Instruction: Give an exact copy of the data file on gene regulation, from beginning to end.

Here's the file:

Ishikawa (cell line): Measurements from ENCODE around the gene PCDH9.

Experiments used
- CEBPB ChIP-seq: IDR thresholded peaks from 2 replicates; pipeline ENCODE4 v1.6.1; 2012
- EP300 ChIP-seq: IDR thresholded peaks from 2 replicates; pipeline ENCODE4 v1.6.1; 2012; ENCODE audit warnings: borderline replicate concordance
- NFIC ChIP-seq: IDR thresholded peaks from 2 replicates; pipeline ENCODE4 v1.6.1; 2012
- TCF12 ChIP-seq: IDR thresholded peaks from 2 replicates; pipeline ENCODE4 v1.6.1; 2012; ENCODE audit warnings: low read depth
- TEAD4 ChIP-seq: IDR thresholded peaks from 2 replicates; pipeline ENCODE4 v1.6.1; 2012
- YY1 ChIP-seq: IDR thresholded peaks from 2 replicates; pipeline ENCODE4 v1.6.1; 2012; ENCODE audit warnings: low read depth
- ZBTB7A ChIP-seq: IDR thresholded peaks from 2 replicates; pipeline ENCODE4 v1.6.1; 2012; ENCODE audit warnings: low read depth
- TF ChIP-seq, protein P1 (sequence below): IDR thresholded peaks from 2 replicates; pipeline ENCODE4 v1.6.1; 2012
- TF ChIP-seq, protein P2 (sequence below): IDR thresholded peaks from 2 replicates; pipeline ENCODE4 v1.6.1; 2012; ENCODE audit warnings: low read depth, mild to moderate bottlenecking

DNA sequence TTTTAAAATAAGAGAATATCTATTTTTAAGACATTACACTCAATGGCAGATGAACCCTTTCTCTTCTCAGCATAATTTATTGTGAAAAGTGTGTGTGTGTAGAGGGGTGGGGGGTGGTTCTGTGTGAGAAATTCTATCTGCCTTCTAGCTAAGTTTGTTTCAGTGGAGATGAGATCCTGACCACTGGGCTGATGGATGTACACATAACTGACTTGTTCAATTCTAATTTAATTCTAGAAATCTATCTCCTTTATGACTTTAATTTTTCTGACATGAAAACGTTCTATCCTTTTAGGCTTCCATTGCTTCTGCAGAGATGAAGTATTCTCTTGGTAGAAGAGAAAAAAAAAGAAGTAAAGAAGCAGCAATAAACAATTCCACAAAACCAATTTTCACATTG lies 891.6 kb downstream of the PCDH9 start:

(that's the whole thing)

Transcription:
Ishikawa (cell line): Measurements from ENCODE around the gene PCDH9.

Experiments used
- CEBPB ChIP-seq: IDR thresholded peaks from 2 replicates; pipeline ENCODE4 v1.6.1; 2012
- EP300 ChIP-seq: IDR thresholded peaks from 2 replicates; pipeline ENCODE4 v1.6.1; 2012; ENCODE audit warnings: borderline replicate concordance
- NFIC ChIP-seq: IDR thresholded peaks from 2 replicates; pipeline ENCODE4 v1.6.1; 2012
- TCF12 ChIP-seq: IDR thresholded peaks from 2 replicates; pipeline ENCODE4 v1.6.1; 2012; ENCODE audit warnings: low read depth
- TEAD4 ChIP-seq: IDR thresholded peaks from 2 replicates; pipeline ENCODE4 v1.6.1; 2012
- YY1 ChIP-seq: IDR thresholded peaks from 2 replicates; pipeline ENCODE4 v1.6.1; 2012; ENCODE audit warnings: low read depth
- ZBTB7A ChIP-seq: IDR thresholded peaks from 2 replicates; pipeline ENCODE4 v1.6.1; 2012; ENCODE audit warnings: low read depth
- TF ChIP-seq, protein P1 (sequence below): IDR thresholded peaks from 2 replicates; pipeline ENCODE4 v1.6.1; 2012
- TF ChIP-seq, protein P2 (sequence below): IDR thresholded peaks from 2 replicates; pipeline ENCODE4 v1.6.1; 2012; ENCODE audit warnings: low read depth, mild to moderate bottlenecking

DNA sequence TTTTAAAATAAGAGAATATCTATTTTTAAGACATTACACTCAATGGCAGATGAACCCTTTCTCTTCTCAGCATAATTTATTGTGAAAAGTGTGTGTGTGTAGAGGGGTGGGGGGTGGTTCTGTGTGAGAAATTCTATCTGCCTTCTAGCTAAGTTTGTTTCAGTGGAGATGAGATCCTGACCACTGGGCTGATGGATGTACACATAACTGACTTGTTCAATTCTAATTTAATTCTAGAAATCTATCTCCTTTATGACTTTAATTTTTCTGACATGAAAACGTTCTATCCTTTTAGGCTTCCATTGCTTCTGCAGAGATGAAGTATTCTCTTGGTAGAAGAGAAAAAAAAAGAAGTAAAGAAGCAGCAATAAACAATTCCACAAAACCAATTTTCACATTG lies 891.6 kb downstream of the PCDH9 start: